An example of how the earliest postcards of a place were often design masterpieces. Note how the palm tree merges with the ship masts, and nautical rope and elements carefully surround the whole frame.
[Original caption] Pydownie Stree, Bombay (City). Pydownie Street, one of the principal highways of Bombay, is typical of the many animated thoroughfares of this busy city.
[Original caption] Madras, Central Station. This is one of the largest and finest stations in all India.
An unusual humorous hand-painted postcard, as if riding high on a camel makes someone "high class." Hand-painted postcards seem in style to echo much earlier 19th century Company painting styles.
Engineering feats were a common theme on early postcards, particularly those which also had an "imperial" or conquest sub-text. especially in the western part of the Raj like Balochistan.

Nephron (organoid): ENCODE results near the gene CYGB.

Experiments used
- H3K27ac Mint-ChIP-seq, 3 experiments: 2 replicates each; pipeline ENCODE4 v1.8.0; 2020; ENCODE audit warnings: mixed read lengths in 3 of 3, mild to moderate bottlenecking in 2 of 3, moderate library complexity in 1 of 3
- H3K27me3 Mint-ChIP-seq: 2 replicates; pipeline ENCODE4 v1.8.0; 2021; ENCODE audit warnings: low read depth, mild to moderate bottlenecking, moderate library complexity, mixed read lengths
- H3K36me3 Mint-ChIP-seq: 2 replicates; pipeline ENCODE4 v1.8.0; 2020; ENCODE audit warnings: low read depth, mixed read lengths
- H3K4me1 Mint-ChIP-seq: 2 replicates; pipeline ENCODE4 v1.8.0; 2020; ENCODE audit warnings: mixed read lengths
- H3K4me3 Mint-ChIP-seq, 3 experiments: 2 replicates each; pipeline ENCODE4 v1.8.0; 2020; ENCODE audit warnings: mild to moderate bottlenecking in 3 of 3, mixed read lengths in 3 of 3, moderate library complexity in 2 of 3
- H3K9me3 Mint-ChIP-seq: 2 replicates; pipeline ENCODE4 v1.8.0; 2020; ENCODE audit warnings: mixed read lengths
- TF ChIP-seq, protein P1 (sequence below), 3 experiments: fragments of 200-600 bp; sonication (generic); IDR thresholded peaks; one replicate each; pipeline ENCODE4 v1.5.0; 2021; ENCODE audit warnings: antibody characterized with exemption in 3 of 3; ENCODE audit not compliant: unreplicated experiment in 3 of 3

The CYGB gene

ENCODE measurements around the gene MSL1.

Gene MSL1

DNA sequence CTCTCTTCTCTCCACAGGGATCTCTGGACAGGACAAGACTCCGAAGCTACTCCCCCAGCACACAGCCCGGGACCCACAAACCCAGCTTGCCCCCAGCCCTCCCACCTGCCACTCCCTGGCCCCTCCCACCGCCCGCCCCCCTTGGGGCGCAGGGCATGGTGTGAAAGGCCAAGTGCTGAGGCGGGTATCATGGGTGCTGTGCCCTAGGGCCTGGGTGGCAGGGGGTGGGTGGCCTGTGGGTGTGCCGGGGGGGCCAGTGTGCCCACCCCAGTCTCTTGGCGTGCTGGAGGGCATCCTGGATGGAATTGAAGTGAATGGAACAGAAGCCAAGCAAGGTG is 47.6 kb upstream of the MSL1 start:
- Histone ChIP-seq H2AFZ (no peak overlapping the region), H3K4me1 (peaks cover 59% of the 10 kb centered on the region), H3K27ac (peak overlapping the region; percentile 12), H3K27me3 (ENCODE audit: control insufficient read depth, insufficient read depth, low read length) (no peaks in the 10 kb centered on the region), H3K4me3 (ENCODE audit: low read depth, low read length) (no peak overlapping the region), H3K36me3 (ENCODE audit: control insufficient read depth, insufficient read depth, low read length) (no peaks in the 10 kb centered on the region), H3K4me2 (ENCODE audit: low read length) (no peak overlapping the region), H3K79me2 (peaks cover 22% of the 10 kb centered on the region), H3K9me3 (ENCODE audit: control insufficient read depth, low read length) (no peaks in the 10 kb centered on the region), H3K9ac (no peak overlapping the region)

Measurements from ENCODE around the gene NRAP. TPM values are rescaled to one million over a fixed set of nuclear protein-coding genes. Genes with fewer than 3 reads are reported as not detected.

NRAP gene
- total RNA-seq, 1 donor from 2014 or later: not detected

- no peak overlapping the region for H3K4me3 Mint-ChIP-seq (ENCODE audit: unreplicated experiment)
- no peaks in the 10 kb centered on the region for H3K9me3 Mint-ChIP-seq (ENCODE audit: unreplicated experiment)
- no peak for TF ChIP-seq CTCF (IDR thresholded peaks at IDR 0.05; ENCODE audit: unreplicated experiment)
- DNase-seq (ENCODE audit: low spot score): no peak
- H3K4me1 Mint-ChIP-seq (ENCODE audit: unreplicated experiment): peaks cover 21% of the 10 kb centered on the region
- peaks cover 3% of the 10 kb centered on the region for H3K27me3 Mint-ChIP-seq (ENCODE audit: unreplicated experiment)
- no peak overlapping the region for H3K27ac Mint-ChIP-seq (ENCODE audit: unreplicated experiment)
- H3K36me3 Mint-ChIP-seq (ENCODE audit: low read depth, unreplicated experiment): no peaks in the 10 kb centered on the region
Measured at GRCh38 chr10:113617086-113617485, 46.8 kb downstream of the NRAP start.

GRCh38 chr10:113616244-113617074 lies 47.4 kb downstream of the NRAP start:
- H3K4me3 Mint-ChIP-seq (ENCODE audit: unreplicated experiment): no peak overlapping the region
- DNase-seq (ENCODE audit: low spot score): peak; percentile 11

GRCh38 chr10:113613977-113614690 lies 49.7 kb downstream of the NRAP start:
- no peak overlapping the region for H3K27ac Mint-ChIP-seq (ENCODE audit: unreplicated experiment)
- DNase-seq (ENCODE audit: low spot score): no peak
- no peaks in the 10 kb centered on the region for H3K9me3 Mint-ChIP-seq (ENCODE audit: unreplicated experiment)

[Original caption] Zenana Carriage, Jeypore. This picture of the quaint and thoroughly Oriental-looking vehicle was taken in a street of Jeypore, the capital of the state of that name in Rajputana.
The original floating bridge on Kolkata's major river, replaced in the late 1930s by the iron Howrah Bridge. While this postcard was likely from a Johnston & Hoffman photograph, it was probably produced by F.
From a German painted series on the different kinds of ships used along India's coasts, a subject that seems to have escaped the attention of Indian and British postcard publishers.
As far as the origin of the word Coromandel, Hobson-Jobson declared:
Hobson Jobson defines the "jutka" in this finely coloured postcard with condescending tone "s. From Dak. -- Hind. jhaṭkā, 'quick.' The native cab of Madras, and of Mofussil towns in that Presidency; a conveyance only to be characterised by the